MR. GOLDSTEIN:
Fine. Then Mr. Sab --

VICE-CHAIRPERSON POSTAL:
Can I ask, we never did receive a copy of the new York City Statute, did we?

MR. SABATINO:
No, I have not received any.

VICE-CHAIRPERSON POSTAL:
Is there somebody here from the Presiding Officer's staff? No. Okay, I'm going to ask that we request a copy of that statute with the intention of seeing whether we can replicate it here, because this has been going on for some time. And I think regardless of any of the individual allegations and, you know, as I say, the DA's actions are another matter which I think we should pursue, but I think that we need to take some action with regard to preventing this kind of abuse from going on. So Phil, again, I'm sorry to cut you off but we're running real late. I'm going to request that the Presiding Officer get a copy of the New York City Statute and get it to our Counsel so that we can look to see what we have to do to replicate it.

MR. GOLDSTEIN:
All right. Just one last thing.

VICE-CHAIRPERSON POSTAL:
Phil, I'm sorry.

MR. GOLDSTEIN:
Mr. Sabatino said go to the FBI.
VICE-CHAIRPERSON POSTAL:
Phil, I'm sorry. There are other people who have signed up to speak, we still have got to get to the agenda. I'm going to call Glenn Svoboda.

MR. SVOBODA:
Thank you. I feel for the gentlemen in the back. I've been to Mrs. Fisher's office myself, worked heavily with Mr. Levy and Mr. Fred Towle, I just come from his office yesterday. The sad thing about this is that these people -- this happened from a divorce. I want to remind you that 43 other states have shared parenting, and you's all been mailed literature, every one of yas. Okay? And I want to thank yas very much for not doing nothing about it except a few of us in this building, they know who they are who's done the right thing. We've got a high suicide rate because of this. One every 48 minutes is killing themselves because of this barrage. I was just incarcerated for 45 days in Riverhead. I was never given credit for my child support, not once. I have $3,400 worth of receipts sitting in my house. Why is this? Because you's are meeting a quota. We know the Federal Government, how it works; the more money Suffolk County says it's got to collect, the more money the Federal Government gives to New York and Suffolk County.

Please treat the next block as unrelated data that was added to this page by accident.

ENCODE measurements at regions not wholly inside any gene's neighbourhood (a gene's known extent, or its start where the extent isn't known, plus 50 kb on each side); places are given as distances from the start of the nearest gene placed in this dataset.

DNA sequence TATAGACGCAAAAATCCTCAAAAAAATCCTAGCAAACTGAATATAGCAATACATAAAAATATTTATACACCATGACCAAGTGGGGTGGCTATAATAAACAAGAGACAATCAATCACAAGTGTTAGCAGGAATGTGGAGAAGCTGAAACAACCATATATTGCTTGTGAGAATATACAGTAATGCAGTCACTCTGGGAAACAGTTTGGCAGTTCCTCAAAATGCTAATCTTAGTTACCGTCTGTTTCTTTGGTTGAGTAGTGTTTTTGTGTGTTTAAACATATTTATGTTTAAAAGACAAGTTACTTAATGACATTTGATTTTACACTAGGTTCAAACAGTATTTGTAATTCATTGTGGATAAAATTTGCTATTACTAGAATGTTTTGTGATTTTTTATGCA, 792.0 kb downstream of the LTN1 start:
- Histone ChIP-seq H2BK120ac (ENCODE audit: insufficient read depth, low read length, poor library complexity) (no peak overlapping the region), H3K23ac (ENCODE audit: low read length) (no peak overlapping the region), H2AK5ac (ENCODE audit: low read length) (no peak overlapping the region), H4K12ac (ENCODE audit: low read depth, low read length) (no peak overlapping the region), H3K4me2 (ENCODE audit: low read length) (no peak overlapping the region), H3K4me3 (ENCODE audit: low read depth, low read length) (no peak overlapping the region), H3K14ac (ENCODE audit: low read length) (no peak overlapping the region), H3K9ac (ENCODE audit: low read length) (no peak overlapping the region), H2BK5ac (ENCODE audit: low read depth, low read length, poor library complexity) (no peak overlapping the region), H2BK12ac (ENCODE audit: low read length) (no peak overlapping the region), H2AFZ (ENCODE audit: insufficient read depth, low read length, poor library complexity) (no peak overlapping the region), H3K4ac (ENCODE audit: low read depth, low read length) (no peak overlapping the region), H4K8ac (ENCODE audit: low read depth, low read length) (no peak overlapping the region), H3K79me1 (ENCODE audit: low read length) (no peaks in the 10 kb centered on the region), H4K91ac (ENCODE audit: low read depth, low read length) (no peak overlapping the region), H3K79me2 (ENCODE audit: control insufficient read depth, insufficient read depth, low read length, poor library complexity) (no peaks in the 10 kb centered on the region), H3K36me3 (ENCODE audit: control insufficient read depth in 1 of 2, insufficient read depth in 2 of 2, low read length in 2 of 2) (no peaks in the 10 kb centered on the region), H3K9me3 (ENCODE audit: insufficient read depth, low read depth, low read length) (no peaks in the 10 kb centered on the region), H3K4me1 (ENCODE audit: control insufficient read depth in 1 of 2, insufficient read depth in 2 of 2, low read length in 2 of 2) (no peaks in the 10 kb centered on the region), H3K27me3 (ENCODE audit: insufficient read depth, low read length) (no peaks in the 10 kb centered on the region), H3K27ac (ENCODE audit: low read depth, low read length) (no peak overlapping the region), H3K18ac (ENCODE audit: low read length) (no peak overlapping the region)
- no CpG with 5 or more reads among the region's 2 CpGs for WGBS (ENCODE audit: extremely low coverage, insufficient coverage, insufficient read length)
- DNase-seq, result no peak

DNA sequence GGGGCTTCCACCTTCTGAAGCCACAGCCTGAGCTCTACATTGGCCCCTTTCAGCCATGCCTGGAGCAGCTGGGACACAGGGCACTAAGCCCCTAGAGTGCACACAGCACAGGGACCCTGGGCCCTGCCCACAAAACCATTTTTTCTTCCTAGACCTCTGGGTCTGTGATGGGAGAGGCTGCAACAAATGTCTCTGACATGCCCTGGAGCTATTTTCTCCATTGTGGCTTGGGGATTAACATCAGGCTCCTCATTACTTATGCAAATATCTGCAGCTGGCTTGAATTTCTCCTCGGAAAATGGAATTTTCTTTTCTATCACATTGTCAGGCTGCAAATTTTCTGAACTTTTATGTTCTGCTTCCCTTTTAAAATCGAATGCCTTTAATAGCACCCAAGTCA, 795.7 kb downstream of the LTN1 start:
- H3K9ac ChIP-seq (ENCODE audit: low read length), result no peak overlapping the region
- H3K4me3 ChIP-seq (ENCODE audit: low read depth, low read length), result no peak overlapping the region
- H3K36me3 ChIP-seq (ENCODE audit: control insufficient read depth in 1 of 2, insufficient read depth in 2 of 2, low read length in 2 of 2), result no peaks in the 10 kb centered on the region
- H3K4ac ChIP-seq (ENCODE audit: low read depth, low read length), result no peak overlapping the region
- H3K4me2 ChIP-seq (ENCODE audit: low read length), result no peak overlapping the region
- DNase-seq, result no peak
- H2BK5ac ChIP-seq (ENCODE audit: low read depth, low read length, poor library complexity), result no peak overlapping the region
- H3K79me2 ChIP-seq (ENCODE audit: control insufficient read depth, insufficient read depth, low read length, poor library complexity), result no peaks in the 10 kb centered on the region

Now, I want to let you know, while I was in there you's were locking up people on disability and welfare, social services and compensation. You know what that is, that's stealing from the Federal Government, people, you's are stealing from the Federal Government, and Mr. Gaffney is quite aware of this. We tried speaking publicly, I was on Cablevision and Newsday interviewed me against the boot bill that was passed. I want to let you know how the system works. When I was in jail I was ordered to pay $200 a week while I was incarcerated, this is my second job that I lost, let alone three summers not seeing my two boys. What happens is, is that another -- by the time I come out I owed another $2,500, that triggers CSEB. And they're only allowed to lock us up for six months per year with no good time, and I'm in with New York State sentenced to 16 years. While I was in there in Yaphank a couple of Hispanic people took the locks, because you put two people in one cell, the same locks they have, but in Yaphank it's a free for all, 90 people, they put the locks in the sock. While the two black people were sleeping at night they smashed the skull in while another Hispanic fellow cuts somebody else's eye out. And I was locked in one of the cells in Riverhead with a man that was incarcerated from the age of 17 to 33, he was out four months and was back in Riverhead again. This is as a father how I'm treated.